BOSTON, November 6, 2001 -- A group of ten Earth scientists from New Mexico Tech currently are presenting results of their recent research projects at the 113th Annual Meeting of the Geological Society of America (GSA) in Boston's Hynes Convention Center.
In addition, one of the Tech researchers, Fred M. Phillips, professor of hydrology, is slated to receive the organization's prestigious "O. E. Meinzer Award," which is presented each year by the GSA Hydrogeology Division to the author of a published paper of distinction which advances the science of hydrogeology.
Approximately 6,000 geoscientists from around the world are in attendance at the week-long convention, titled Boston 2001: A Geo-Odyssey, which runs through Saturday, November 10.
The New Mexico Tech researchers presenting research papers and talks at the international conference and the titles of their presentations are listed as follows:
- Laurel B. Goodwin, associate professor of geology, "Competency Contrast, Kinematics, and the Development of Foliations and Lineations in the Crust;"
- Mitchell Plummer, doctoral candidate, "Simulation of Alpine Glaciers as a Means of Interpreting the Glacial Record;"
- Robert S. Bowman, professor of hydrology and coordinator of the hydrology program, "Diffusion Coefficients of Hydrologic Tracers Measured by a Taylor Dispersion Technique;"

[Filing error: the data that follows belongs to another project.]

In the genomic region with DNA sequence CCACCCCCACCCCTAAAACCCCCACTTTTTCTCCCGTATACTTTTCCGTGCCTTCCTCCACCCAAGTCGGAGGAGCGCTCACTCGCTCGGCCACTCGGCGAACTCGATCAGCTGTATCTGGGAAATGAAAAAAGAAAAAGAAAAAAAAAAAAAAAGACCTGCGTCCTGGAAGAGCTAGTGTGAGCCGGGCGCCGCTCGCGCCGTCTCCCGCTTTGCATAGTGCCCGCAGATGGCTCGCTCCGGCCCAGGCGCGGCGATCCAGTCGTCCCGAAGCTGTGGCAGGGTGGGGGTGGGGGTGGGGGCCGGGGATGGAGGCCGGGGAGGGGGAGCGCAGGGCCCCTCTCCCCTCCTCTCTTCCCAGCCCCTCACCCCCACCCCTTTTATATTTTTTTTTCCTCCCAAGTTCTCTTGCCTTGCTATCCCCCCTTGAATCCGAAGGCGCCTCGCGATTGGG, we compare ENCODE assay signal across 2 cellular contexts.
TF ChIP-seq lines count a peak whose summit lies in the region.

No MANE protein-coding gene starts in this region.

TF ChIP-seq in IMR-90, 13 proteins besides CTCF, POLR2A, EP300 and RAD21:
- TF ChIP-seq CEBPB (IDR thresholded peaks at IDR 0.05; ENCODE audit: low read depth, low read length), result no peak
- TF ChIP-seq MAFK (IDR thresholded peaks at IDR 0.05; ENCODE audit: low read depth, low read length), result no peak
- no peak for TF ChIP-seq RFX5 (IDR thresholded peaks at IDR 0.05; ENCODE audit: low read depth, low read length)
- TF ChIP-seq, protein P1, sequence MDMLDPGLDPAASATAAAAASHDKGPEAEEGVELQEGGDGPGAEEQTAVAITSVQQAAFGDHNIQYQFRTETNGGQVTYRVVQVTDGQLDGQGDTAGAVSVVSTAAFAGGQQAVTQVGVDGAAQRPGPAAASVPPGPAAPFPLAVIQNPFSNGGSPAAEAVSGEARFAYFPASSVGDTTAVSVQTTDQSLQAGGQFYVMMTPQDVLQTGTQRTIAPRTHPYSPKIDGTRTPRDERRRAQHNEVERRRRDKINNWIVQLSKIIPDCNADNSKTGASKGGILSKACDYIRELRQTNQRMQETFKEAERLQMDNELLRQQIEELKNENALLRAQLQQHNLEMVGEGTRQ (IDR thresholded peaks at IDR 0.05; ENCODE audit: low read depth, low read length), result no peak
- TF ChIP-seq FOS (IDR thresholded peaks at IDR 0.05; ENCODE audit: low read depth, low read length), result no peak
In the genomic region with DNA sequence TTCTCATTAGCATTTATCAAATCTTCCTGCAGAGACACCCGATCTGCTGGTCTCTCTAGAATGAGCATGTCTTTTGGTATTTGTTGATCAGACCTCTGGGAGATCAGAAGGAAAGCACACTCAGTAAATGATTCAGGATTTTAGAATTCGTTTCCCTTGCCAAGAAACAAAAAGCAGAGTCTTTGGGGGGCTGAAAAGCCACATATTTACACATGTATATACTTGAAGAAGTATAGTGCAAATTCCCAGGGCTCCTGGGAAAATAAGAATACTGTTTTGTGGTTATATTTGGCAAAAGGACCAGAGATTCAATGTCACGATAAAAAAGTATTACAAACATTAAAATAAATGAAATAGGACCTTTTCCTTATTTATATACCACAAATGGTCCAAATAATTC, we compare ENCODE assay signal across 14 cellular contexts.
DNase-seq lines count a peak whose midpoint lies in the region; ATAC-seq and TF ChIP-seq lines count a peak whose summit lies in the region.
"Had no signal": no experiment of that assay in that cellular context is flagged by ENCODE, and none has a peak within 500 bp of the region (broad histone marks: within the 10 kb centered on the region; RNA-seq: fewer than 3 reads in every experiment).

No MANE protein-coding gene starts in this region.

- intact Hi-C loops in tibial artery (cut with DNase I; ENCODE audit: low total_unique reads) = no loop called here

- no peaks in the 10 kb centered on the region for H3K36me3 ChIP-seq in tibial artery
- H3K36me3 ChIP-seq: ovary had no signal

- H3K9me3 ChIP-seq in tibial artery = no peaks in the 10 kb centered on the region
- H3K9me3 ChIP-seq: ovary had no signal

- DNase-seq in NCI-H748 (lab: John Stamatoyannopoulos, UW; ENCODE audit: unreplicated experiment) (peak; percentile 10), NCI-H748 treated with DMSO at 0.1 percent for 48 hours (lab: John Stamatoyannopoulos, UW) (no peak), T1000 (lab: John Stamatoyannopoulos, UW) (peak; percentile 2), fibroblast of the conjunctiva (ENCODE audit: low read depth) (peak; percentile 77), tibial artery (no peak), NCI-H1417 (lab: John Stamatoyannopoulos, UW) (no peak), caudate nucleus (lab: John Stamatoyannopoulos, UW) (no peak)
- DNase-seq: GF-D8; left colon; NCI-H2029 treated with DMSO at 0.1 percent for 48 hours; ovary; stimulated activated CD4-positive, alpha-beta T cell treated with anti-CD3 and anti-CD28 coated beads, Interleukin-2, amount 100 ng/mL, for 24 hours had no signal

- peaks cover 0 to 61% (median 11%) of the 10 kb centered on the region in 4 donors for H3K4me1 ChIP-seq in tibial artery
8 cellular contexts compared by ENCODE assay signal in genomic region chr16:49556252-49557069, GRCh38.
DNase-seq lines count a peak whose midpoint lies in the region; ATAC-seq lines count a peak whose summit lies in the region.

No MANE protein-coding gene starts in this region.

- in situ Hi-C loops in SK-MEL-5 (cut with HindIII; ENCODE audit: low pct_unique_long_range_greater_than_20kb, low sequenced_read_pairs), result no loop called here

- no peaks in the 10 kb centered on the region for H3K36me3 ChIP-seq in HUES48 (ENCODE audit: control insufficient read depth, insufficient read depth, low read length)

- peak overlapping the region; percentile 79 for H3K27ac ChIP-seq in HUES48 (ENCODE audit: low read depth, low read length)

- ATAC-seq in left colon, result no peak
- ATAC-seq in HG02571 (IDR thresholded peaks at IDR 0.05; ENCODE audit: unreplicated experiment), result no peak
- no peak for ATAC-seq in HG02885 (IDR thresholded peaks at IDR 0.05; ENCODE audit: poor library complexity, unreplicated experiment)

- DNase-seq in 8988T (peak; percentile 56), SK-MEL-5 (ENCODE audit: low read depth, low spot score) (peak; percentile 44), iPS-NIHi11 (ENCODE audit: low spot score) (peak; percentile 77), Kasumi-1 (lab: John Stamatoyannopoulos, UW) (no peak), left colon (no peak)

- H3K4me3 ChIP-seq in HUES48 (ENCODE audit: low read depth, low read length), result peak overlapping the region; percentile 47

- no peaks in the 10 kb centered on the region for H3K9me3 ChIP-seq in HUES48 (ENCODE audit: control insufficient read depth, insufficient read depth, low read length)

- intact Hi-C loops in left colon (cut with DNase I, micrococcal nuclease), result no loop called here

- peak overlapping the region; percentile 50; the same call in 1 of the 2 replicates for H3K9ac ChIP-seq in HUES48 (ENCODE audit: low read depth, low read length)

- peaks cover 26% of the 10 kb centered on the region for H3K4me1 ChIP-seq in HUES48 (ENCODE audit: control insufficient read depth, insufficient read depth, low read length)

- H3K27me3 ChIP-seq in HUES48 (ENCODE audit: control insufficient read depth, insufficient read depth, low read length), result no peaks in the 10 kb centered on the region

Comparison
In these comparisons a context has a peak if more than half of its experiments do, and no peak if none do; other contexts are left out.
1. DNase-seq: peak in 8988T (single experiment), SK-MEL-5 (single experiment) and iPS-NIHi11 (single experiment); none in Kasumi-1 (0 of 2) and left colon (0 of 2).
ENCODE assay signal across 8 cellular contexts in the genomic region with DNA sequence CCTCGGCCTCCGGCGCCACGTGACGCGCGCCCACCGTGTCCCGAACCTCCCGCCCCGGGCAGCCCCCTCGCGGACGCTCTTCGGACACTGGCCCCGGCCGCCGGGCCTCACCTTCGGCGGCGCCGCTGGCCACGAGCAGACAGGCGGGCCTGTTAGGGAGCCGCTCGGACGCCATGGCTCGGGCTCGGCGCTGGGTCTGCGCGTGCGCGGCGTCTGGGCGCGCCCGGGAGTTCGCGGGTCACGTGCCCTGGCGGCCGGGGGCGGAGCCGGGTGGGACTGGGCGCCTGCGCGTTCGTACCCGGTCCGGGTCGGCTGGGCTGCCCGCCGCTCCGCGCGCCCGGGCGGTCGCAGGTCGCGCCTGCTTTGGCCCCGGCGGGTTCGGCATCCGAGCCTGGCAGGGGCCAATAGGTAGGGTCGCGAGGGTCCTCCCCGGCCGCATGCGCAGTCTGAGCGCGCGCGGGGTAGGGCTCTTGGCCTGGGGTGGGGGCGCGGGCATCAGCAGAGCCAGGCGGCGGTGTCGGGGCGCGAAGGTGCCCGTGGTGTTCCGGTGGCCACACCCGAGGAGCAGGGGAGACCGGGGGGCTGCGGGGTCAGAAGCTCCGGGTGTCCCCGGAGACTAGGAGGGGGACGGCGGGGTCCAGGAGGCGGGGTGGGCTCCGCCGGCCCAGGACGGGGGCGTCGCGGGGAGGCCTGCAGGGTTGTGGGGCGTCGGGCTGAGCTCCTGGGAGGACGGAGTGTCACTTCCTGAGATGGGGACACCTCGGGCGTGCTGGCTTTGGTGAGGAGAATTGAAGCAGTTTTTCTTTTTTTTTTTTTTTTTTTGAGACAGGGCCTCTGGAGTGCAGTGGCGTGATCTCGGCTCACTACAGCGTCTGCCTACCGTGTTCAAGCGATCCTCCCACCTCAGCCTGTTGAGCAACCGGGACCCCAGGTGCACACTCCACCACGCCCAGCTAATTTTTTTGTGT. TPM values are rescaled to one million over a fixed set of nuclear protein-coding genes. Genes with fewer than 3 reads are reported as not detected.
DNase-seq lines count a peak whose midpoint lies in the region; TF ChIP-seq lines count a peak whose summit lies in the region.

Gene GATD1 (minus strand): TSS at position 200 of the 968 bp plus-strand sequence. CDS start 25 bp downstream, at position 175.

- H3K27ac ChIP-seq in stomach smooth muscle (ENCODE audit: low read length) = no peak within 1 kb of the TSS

- John L. Wilson, professor of hydrology and chair of Department of Earth and Environmental Science (and previous O. E. Meinzer Award winner), "Gas Mini-Permeameters;"
- Benjamin J. Lechler, graduate student, "Operator Errors and Gas Permeability Measurements;"
- William W. Weiss, field petroleum engineer at the Petroleum Recovery Research Center (PRRC), "Artificial Intelligence to Reduce the Risk of Oil Exploration and Production;"
- Bruce J. Harrison, assistant professor of environmental geology, "The Pedogenic Record of Hillslope Erosion and Deposition Processes;"
- Gabriel M. Gomez, graduate student, "Pressure Fluctuations at Taca Taca Porphyry Copper, Northwest Argentina;"
- Gabrielle E. Kurth, graduate student, "Cosmogenic Nuclide Dating of Pluvial Shorelines in the Western Great Basin;" and
- Fred M. Phillips, professor of hydrology and this year's winner of the O. E. Meinzer Award, "Correlation of Sierra Nevada Continental and Pacific Marine Paleoclimate Records over the Last Glacial Cycle."
Established in 1888, the Geological Society of America provides access to elements that are essential to the professional growth of Earth scientists at all levels of expertise and from all sectors, including academia, government, business, and industry.